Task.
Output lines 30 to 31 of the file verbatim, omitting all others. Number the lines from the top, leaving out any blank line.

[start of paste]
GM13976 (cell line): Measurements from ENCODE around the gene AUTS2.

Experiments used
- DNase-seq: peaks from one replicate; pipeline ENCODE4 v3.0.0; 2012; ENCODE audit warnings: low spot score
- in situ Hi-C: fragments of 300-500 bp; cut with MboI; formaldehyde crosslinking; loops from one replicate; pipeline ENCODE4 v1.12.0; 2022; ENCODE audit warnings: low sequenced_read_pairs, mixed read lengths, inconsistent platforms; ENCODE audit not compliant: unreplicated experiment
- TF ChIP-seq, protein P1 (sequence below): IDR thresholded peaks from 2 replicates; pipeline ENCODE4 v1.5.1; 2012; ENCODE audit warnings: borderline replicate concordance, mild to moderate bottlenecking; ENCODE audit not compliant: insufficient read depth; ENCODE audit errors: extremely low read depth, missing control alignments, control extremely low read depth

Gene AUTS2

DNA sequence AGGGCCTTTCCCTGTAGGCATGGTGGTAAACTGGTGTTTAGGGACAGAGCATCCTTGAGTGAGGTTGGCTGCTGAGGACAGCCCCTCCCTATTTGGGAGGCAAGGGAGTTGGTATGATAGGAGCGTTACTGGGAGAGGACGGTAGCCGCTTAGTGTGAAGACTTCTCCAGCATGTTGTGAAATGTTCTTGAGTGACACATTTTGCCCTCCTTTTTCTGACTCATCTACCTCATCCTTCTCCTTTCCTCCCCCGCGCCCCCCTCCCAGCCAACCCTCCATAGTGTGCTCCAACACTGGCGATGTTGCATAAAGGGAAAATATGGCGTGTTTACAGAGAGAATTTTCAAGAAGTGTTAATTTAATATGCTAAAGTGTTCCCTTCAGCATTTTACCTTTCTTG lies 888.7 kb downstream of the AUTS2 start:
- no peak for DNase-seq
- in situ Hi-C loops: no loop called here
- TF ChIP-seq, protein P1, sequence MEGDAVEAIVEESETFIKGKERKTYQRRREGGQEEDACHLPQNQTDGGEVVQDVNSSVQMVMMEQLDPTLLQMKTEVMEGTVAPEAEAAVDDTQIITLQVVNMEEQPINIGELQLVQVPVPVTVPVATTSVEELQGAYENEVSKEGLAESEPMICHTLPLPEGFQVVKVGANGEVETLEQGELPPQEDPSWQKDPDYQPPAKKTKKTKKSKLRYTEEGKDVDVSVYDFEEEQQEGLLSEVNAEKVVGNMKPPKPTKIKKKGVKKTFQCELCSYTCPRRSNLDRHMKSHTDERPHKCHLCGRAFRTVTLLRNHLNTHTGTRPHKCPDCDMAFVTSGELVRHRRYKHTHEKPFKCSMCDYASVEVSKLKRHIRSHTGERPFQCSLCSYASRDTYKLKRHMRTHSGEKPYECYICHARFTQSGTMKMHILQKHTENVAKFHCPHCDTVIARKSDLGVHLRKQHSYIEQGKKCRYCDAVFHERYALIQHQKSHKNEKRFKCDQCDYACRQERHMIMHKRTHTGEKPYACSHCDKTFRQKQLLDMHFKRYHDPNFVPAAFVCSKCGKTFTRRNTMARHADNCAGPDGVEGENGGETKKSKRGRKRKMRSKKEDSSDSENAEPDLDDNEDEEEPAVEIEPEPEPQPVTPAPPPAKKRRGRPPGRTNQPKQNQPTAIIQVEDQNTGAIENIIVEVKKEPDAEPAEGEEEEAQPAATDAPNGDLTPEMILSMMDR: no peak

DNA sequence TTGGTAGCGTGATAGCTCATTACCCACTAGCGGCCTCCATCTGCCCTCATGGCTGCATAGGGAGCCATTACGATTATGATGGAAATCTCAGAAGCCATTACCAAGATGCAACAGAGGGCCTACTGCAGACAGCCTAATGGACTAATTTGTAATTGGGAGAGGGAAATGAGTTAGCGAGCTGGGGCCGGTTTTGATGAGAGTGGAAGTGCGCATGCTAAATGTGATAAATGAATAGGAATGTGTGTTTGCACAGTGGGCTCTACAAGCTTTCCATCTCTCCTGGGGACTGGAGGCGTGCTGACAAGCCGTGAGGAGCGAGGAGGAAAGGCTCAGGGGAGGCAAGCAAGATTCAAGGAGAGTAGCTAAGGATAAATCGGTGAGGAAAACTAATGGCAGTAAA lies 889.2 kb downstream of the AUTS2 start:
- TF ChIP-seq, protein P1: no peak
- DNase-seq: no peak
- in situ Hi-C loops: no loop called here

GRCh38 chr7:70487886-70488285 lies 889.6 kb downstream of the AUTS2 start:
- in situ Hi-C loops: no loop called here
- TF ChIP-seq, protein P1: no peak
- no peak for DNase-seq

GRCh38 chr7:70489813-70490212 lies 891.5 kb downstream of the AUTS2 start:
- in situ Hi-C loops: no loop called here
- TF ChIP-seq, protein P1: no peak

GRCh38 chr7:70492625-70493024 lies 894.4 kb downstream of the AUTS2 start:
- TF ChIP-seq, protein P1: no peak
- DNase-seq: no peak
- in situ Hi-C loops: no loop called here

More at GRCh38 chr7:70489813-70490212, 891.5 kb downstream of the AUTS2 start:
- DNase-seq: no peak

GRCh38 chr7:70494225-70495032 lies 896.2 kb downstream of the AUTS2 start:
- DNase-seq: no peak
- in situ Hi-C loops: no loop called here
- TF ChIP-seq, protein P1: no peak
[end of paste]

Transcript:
- in situ Hi-C loops: no loop called here
- TF ChIP-seq, protein P1: no peak